Today’s suicide bombing in an historic church in Peshawar, Pakistan, has been widely condemned by a UK-based human rights organisation as another example of how Pakistan’s authorities fail to protect minorities in the majority-Muslim country.
Global Minorities Alliance (GMA), which advocates for the rights of persecuted minorities the world over, has watched the story unfold with mounting concern as it becomes apparent that a lack of help at the scene has caused chaos and is hampering efforts to find the people still missing.
The Church of Pakistan, in Khohati Gate district of Peshawar, was attacked while the Sunday services were coming to an end. More than 600 people were in the church when two suicide bombers entered and detonated their devices.
The attack is said to have happened due to a security breach as the church had previously received bomb threats. The local authorities are now under fire for not following up on these threats, meaning nothing was done to protect the community that worships there.
The blast has killed at least 60 people and injured 120 more; however, the death toll continues to rise, and the lack of help at the scene of the incident has angered the Christian community, which makes up 1.6% of Pakistan’s population.
So far no group has come forward to claim responsibility for the attack, but previous attacks on the community – including last week’s murder of Boota Masih, a Christian man in Karachi who was stabbed to death in public – have been blamed on hardline Muslim groups.
GMA’s chief executive, Manassi Bernard, is concerned at the lack of medical help for the many injured people at the scene:
“There are not enough doctors available in the local Lady Reading Hospital, no help desk provided and the Christian community has no one to get help from.”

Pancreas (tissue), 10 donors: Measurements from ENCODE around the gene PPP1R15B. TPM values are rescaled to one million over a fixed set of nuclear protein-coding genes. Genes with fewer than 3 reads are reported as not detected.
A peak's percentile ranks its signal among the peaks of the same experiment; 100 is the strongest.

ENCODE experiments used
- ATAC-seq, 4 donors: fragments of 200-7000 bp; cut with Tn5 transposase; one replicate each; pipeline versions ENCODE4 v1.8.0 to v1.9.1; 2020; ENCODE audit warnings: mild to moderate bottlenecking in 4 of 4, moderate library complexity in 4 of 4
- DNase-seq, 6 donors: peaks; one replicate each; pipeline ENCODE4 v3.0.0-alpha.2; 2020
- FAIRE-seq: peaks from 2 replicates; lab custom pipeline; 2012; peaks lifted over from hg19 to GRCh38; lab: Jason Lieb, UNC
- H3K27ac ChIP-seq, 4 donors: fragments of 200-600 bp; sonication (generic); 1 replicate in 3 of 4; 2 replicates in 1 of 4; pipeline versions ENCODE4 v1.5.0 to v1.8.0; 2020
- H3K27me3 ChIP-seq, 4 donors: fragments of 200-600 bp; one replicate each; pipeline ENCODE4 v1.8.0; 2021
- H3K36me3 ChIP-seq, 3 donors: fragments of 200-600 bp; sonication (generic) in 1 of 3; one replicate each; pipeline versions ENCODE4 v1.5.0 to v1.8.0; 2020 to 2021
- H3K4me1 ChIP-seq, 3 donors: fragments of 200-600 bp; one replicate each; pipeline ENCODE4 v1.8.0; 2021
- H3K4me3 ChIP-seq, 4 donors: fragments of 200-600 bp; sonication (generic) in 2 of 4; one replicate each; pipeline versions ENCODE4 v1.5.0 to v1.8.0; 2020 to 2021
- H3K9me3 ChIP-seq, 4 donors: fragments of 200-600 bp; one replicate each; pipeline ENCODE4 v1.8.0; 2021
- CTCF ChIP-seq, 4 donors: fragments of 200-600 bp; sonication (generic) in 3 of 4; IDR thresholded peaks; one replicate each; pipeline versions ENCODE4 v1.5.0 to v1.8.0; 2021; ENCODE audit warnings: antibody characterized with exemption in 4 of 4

The vice-chairperson of GMA, Shahid Khan, highlighted how the Christian community in Pakistan has always suffered attacks such as these, where no government help has been provided:
“It is a security lapse where the government has failed to protect the minorities and I am deeply concerned about the chaotic situation at the scene of incident where church members have no clue where their loved ones are.
“There are so many people missing and there is no help for the deeply-shocked Christian community.”
Shamim Masih, a journalist and human rights activist based in Pakistan, spoke to GMA this morning to strongly condemn the attack and give a wider picture of the situation on the ground:
“This is a security lapse since the Church has received threats of the attack and informed the local authority who did not provide any security. The local government has failed to protect minorities and has even been involved in hate speeches against minorities.”
The attack is already being called one of the worst assaults on Christians in Pakistan for years; as the details unfold, it is expected that the death toll will rise.
GMA has previously launched a campaign to highlight persecution against Pakistan’s Christian community through the misuse of blasphemy laws, where Christians are accused, imprisoned and murdered following accusations that they committed acts of blasphemy. These allegations are often unfounded or occur following trivial disputes, and yet can lead death sentences.
Source: Pakistan Christian Post – 22.09.2013